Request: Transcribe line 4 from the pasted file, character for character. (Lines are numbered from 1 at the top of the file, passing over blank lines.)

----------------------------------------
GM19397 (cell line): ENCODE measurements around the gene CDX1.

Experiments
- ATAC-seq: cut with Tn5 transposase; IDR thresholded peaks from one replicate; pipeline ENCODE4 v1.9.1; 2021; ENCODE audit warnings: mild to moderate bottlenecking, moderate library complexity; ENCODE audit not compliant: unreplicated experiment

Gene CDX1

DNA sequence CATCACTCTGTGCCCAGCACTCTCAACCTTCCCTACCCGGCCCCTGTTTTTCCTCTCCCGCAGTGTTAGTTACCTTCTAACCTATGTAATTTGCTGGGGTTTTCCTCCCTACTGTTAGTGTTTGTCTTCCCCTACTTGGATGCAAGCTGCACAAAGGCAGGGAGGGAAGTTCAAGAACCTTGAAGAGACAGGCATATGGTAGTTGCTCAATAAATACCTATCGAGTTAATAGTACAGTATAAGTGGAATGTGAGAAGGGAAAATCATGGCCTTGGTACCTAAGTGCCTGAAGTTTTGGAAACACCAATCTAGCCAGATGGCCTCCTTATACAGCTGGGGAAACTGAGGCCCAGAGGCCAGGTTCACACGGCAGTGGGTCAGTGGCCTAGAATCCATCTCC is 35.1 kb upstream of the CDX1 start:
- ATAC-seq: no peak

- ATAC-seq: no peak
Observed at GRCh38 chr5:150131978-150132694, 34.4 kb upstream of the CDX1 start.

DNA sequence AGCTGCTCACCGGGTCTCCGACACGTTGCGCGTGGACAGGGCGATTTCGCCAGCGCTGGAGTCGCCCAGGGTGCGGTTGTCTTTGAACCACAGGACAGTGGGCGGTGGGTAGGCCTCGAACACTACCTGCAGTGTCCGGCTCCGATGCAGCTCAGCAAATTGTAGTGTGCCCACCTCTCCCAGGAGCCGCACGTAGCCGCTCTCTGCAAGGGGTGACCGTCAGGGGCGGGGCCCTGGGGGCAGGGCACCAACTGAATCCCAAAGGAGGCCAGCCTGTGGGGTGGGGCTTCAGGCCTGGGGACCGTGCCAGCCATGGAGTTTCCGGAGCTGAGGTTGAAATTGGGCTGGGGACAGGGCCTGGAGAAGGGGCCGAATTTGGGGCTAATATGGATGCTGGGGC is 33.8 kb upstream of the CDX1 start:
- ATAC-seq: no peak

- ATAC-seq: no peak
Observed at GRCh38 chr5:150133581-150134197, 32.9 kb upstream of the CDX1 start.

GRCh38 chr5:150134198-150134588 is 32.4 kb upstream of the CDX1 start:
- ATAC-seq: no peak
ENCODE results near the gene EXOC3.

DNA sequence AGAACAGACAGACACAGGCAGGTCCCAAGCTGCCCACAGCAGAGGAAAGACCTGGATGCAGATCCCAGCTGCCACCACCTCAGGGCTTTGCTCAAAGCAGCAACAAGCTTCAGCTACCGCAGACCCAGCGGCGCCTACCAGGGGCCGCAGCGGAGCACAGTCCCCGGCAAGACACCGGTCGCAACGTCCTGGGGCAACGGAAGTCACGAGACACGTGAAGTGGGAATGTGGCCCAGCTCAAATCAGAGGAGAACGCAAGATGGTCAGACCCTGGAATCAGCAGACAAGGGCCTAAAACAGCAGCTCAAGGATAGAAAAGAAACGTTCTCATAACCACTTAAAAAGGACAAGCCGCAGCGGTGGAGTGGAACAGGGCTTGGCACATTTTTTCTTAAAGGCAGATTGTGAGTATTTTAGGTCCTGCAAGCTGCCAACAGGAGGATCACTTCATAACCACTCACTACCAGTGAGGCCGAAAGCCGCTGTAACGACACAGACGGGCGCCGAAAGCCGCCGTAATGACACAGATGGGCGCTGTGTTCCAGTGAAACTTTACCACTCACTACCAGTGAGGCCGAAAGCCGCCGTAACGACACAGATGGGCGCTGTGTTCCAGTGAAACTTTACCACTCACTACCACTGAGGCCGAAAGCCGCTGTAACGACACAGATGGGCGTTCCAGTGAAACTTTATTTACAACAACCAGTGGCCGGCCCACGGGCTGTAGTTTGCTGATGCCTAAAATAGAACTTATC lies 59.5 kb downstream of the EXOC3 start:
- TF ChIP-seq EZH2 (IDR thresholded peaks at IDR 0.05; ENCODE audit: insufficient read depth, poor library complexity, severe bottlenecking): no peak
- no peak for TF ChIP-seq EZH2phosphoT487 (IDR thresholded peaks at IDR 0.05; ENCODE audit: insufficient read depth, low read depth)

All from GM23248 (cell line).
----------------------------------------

Gene CDX1